Behind The Tale Of The Tape: The Bad Blood Between Kamaru Usman, Colby Covington
Kamaru Usman and Colby Covington are looking to settle their bad blood.
On Saturday, November 6 in Madison Square Garden, Usman (19-1) and Covington (16-2) will face off again for the UFC welterweight title.
The last time these two fought was at UFC 245 on December 19, 2019 and the match was a classic.
Usman successfully defended his welterweight title against Covington by TKO in the fifth round. The fight was close and, by many accounts, each fighter won two rounds going into the final round to determine the winner.
Before their last fight, Covington made comments regarding Usman’s team and manager.
“Let’s be honest, I got a call from the President of the United States of America after the fight. What has Marty Fake Newsman ever got a call from, the chief tribe of Nigeria with smoke signals?”
Covington would comment on Usman’s long time coach Greg Robinson who died in September of 2018. Stating that Usman “gave Glenn a heart attack from all those years you were ducking me.”
He followed that with a cruder comment, claiming that Robinson would be “watching from hell on Dec. 14.” Usman did not take kindly to these comments he responded by breaking Covington’s jaw before his technical knockout win. Covington, however, denied his jaw was broken after that fight.
Covington will go into this fight as the controversial challenger.
He has made a name and reputation for himself for being a self-proclaimed “supervillain” of the UFC.
Outside the octagon, he has criticized the Black Lives Matter movement calling it a “sham” and called Lebron James a spineless coward in reference to his disgust of athletes who speak on social justice causes.
Following a victory in Sao Paulo against Damian Maia, he yelled: “Brazil you’re a dump! All you filthy animals suck!” He has also used vulgar language in claiming that he had sexual relations with fellow Polyana Viana. Viana adamantly denies the claims.
Aside from his tawdriness with the mic, Covington has done well in his UFC career.
He is a former All-American wrestler who started his career at Iowa University before transferring to Oregon State. Covington pairs his wrestling background with an aggressive striking style.
In a win against Robbie Lawler, he set the UFC record for most strikes thrown with 541 strikes. He is 16-2 with four knockouts. He recently fought former welterweight great Tyron Woodley. Using his all-out striking method and his superior ground game.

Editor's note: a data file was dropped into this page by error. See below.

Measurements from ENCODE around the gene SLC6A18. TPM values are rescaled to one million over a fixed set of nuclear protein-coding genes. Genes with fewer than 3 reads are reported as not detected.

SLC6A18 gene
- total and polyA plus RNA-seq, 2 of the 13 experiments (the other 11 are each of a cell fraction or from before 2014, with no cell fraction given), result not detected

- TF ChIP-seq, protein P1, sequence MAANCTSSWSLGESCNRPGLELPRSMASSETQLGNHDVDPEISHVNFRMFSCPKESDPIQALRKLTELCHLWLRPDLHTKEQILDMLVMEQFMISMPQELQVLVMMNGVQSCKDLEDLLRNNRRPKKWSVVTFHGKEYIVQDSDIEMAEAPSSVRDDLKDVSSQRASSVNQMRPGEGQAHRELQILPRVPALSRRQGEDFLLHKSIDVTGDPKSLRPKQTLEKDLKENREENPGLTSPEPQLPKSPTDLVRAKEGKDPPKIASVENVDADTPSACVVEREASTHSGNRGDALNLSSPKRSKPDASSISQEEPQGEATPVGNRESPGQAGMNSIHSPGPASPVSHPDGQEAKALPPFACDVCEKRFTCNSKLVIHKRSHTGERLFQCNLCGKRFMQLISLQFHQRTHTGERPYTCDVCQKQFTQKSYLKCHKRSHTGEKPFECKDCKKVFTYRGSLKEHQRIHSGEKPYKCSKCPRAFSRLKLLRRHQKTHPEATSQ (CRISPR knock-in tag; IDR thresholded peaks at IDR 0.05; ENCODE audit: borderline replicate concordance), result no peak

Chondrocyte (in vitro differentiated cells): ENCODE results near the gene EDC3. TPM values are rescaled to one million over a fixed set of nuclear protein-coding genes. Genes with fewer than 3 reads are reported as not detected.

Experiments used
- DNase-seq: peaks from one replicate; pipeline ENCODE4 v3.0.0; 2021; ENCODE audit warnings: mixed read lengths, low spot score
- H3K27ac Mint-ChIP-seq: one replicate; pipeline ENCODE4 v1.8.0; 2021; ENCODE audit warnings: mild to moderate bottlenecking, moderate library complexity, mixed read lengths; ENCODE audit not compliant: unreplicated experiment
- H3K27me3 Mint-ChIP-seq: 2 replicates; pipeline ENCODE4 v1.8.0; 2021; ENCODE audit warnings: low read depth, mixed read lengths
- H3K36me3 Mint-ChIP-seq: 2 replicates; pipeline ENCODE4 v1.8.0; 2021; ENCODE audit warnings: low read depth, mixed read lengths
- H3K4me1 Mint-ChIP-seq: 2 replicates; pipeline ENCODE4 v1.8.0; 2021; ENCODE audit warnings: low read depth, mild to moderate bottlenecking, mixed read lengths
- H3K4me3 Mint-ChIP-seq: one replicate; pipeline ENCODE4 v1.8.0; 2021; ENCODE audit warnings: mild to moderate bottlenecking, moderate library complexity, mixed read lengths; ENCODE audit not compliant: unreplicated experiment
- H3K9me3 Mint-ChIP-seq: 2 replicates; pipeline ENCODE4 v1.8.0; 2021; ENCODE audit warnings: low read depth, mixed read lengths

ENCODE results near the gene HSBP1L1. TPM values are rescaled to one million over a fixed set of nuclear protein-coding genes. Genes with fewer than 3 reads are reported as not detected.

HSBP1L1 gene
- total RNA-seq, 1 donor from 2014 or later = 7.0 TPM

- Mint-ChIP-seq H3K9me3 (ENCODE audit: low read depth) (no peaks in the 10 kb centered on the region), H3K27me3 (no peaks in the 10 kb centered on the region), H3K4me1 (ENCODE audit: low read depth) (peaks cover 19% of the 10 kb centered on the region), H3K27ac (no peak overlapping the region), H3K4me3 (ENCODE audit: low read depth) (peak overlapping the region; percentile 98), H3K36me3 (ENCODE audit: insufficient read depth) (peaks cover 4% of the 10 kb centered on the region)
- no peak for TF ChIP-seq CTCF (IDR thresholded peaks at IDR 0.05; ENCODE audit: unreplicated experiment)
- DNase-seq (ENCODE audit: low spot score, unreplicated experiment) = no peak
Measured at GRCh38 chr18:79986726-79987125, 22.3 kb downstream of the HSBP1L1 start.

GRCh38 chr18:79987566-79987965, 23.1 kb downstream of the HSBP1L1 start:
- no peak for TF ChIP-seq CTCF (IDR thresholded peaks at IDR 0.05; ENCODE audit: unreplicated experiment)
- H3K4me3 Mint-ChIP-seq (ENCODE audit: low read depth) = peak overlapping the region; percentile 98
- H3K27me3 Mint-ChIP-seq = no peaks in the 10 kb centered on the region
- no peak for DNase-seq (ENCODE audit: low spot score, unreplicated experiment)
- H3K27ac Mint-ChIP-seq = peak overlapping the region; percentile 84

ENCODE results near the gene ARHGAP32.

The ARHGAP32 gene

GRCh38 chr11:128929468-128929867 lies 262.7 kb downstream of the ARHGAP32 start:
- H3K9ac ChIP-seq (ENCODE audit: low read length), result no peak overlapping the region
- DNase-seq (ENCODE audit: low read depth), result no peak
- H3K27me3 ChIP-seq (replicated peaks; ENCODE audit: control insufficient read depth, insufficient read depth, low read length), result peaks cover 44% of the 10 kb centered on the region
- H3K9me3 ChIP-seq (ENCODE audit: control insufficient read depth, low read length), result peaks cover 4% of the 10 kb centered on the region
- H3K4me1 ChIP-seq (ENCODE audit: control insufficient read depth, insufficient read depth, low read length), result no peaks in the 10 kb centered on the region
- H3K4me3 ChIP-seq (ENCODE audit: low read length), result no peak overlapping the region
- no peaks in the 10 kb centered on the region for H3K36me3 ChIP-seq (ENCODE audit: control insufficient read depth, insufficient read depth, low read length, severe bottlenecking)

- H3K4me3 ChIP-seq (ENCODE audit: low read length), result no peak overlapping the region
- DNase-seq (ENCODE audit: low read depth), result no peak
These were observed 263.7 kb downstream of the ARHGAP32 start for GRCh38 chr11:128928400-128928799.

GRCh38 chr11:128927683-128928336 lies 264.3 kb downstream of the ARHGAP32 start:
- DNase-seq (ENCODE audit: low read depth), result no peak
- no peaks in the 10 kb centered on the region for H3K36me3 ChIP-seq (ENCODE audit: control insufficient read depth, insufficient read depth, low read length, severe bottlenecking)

He dominated Woodley winning by TKO in the fifth round.
The “Nigerian Nightmare”
Usman is originally from Nigeria, but moved to Dallas, Texas when he was young.
He was a NCAA Division II Championship wrestler and 2012 Olympic hopeful.
He is 19-1 and currently has 18 straight wins.
Since beating Covington, he has defeated Gilbert Burns and Jorge Masvidal twice to retain his welterweight title.
His last fight against Burns and Masvidal resulted in turks and knockouts. He attacked him with powerfully accurate right-hand punches to the head, hard kicks to the shin and explosive takedowns to the mat.
Usman’s background may not be in striking, but the right jab he possesses is lethal as exhibited in his last fight
Punches like that are the reason why Usman has the most consecutive wins in the welterweight division with 14.
This contentious rematch will be one of the more exciting matchups in recent UFC History.
Both fighters have proven themselves to be the best in the welterweight division and both fighters clearly do not like each other.
Covington and Usman stand at 5’11 and 6’ foot 170 pounds, respectively. Both are in their prime, being in their early 30s.
Usman has the reach advantage of four inches and has a naturally bigger body. Usman is also the more technically accurate fighter of the two. His striking accuracy is 54% compared to Covington’s 38%.
In their last fight against each other, Usman landed 49 percent of his 360 strikes thrown. That’s dangerous considering the strong jab Usman has in his arsenal. That accuracy allowed him to connect on strikes.
What Covington may lack in skill and technique, he makes up for with endurance and volume.
Covington may not throw as accurate punches — on 395 strikes thrown he only connected on 36% — but he has a lethal punch and a strong jaw that allows him to take risks because of his constant attacking style.
A relatively even matchup of contrasting styles will make this a can’t miss fight. You can watch Usman versus Covington on Saturday, November 6 on ESPN+ at 10 p.m. ET.